Meantime, dead dolphins and sea turtles are washing up on shore and the officials are “looking into” whether or not it’s related to the spill. Really? Can we not find a better job for the people deciding if the animals died from oil? How about working alongside prisoners and National Guardsmen? Maybe we should shave the heads of all of the decision makers and paper signers from BP, Halliburton, Transocean and the MMS and use their hair to fill pantyhose boons. If I sound like I’m ranting, maybe it’s because hairdressers and llama owners seem to be doing more to keep the spill at bay than that list of people who’ve profited from this oil. If I were the Obamas, I’d get to shaving just to show my solidarity. Except, BP was Obama’s largest campaign contributor. Oh, and the “dispersant chemical” they were dumping (with no testing) – word on the street is that it’s Dawn liquid detergent. My mother used to put detergent on a sponge and use it on her plants – to kill the bugs, the animals, the living things. You can see why someone breathing oily air in a city running out of shrimp might not hold out much optimism that anyone’s actually doing anything to stop the oil.
It’s not like we didn’t know this could happen. I found 27 oil spills from various reasons in just the last 10 years. As I said before, cementing was a factor in 18 of 39 well blowouts in the last 14 years. Um, doesn’t that mean we’ve had 39 well blowouts in the last 14 years? And this isn’t business as usual. Many other countries drill, but they spring for the extra safety measure that could have prevented this. It’s mandatory that you prove you can fix a screw-up before you can drill. Makes sense to me. And the reason our oil companies joined forces to fight regulations? It would be too costly. The safety valve required in other countries cost $500,000. Again, I’m no accountant, but…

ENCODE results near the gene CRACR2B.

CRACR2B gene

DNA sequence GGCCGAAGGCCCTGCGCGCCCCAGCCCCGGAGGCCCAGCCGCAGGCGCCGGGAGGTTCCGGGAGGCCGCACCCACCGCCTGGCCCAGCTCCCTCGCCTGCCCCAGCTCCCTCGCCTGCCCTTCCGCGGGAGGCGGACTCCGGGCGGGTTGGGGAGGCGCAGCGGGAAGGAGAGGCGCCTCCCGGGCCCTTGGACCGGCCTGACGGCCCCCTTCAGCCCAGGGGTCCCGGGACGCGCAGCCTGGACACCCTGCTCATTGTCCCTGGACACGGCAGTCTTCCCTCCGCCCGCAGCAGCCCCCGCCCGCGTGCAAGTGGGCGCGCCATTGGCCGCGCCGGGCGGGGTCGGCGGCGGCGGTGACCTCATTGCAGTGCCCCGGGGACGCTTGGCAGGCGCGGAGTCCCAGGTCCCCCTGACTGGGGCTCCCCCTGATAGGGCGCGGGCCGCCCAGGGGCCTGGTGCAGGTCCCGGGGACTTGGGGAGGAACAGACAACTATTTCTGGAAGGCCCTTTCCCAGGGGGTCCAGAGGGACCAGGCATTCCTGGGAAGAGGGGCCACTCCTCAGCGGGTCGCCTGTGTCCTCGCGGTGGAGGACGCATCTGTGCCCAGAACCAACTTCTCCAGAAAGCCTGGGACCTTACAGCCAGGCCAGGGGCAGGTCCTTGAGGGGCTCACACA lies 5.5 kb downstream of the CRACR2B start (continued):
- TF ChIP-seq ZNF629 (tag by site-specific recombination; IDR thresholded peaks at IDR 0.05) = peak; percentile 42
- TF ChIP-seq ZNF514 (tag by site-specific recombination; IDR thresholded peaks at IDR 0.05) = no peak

I encourage you to take a look at how common oil spills are and ask yourself whether it was too costly to require companies that show profits in the multiple billions every quarter to show that they are responsible enough to operate a drill.
My mother would have never given me the keys to a car I couldn’t prove I could drive safely. The state DMV required I prove it, too. My insurance company – ditto. And, just in case I make an error, we are all required by law to wear safety belts.
To be clear – I drive a car. I fuel it with gasoline. But, I have always believed it’s democratically dangerous to rely on foreign oil. I’m careful who I do business with and give power to in my life. And, since sitting in my first gas crunch line in the 70’s as a small child, I’ve known we needed to find alternative fuel and conserve our non-renewable resources. I drive less than 4,000 miles a year, opting to carpool or walk as often as possible and to consolidate errands and other running around. I left a city that asks, “What do you drive?” and moved to one that asks, “Do you have wheels?” Many here bicycle or take public transport in the form of streetcars and busses. Heck, one of the reasons so many folks were trapped here for Katrina was because many people here don’t own a car.
We, as a nation, have to question what we care about. The future is now. We can’t stop earthquakes or tsunamis or volcanos erupting, but we can require more of our corporations, our government and ourselves. And I, for one, will continue to pray someone comes up with something soon to stop this nightmare so we can begin the nightmare of living with what we’ve done.